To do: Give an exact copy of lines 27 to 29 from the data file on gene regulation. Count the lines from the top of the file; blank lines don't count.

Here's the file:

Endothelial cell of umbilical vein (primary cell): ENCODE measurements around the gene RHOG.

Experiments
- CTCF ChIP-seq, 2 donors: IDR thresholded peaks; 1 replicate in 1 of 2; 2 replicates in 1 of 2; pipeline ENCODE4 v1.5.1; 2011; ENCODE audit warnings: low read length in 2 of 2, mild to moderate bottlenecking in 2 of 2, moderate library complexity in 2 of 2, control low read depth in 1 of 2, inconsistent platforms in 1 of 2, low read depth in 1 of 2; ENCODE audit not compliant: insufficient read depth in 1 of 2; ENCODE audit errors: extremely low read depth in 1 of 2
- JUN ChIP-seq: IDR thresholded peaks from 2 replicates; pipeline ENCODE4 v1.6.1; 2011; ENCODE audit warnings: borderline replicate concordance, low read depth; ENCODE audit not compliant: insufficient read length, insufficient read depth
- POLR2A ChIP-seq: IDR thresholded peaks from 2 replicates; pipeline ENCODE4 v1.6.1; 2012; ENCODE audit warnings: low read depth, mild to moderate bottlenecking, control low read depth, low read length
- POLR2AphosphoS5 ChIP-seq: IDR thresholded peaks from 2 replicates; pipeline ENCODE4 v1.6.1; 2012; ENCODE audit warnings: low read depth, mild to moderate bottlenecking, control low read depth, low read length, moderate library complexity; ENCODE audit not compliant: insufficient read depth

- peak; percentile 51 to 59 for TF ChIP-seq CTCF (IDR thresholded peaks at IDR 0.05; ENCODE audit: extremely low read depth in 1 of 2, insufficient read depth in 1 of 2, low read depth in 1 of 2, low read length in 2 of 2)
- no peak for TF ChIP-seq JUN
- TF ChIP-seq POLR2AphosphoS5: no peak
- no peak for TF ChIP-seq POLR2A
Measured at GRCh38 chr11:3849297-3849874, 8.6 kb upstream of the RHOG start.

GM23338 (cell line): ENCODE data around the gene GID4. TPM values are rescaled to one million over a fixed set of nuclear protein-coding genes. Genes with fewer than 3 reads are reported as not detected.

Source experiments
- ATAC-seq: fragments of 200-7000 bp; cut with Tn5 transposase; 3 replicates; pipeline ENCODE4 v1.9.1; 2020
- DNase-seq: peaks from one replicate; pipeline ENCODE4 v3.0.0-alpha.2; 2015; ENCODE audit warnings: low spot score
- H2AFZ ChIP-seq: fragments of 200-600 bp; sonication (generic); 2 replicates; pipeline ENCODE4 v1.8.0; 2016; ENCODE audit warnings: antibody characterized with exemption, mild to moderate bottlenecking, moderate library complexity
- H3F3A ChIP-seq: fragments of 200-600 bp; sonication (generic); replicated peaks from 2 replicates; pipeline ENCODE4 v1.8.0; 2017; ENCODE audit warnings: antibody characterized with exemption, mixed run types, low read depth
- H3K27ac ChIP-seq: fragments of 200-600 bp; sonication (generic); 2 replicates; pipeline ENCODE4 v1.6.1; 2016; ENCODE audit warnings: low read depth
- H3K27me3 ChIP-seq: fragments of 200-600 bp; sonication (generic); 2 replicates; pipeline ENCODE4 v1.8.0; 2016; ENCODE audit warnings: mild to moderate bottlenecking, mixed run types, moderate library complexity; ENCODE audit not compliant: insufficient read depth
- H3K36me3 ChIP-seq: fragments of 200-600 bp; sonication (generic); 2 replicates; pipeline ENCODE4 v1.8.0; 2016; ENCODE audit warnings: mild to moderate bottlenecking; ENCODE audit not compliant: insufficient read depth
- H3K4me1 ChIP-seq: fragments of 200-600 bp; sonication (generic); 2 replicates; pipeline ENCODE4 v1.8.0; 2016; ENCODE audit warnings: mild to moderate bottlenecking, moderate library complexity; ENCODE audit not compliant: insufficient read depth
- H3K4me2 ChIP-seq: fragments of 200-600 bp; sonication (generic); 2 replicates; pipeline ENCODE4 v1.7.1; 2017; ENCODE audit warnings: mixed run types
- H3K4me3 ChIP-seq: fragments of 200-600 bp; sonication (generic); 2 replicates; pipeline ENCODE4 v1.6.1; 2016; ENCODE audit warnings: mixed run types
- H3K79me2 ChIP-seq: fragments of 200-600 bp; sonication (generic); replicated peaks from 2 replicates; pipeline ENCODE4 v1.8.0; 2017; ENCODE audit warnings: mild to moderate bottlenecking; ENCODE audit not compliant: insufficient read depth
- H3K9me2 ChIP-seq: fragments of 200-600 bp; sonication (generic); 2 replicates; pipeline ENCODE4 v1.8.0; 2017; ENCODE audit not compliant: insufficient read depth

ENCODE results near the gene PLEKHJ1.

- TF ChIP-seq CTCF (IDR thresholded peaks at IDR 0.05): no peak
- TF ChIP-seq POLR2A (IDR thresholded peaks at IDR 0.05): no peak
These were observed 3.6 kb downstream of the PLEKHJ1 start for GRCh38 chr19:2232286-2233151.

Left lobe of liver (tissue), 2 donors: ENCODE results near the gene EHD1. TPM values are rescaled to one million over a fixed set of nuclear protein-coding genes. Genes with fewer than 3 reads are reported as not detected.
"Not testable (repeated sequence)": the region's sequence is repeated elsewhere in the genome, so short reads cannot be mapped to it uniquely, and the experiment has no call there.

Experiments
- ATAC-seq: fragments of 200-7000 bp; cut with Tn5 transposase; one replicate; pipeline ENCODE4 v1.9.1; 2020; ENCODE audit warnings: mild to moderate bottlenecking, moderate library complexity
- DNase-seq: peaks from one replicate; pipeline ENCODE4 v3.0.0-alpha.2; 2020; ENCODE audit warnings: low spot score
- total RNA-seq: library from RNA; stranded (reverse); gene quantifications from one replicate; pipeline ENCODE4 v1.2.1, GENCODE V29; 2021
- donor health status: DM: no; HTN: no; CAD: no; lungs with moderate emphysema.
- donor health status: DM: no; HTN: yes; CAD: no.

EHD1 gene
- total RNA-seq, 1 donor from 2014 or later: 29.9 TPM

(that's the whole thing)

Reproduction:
- TF ChIP-seq CTCF (IDR thresholded peaks at IDR 0.05): no peak
- TF ChIP-seq POLR2A (IDR thresholded peaks at IDR 0.05): no peak
These were observed 3.6 kb downstream of the PLEKHJ1 start for GRCh38 chr19:2232286-2233151.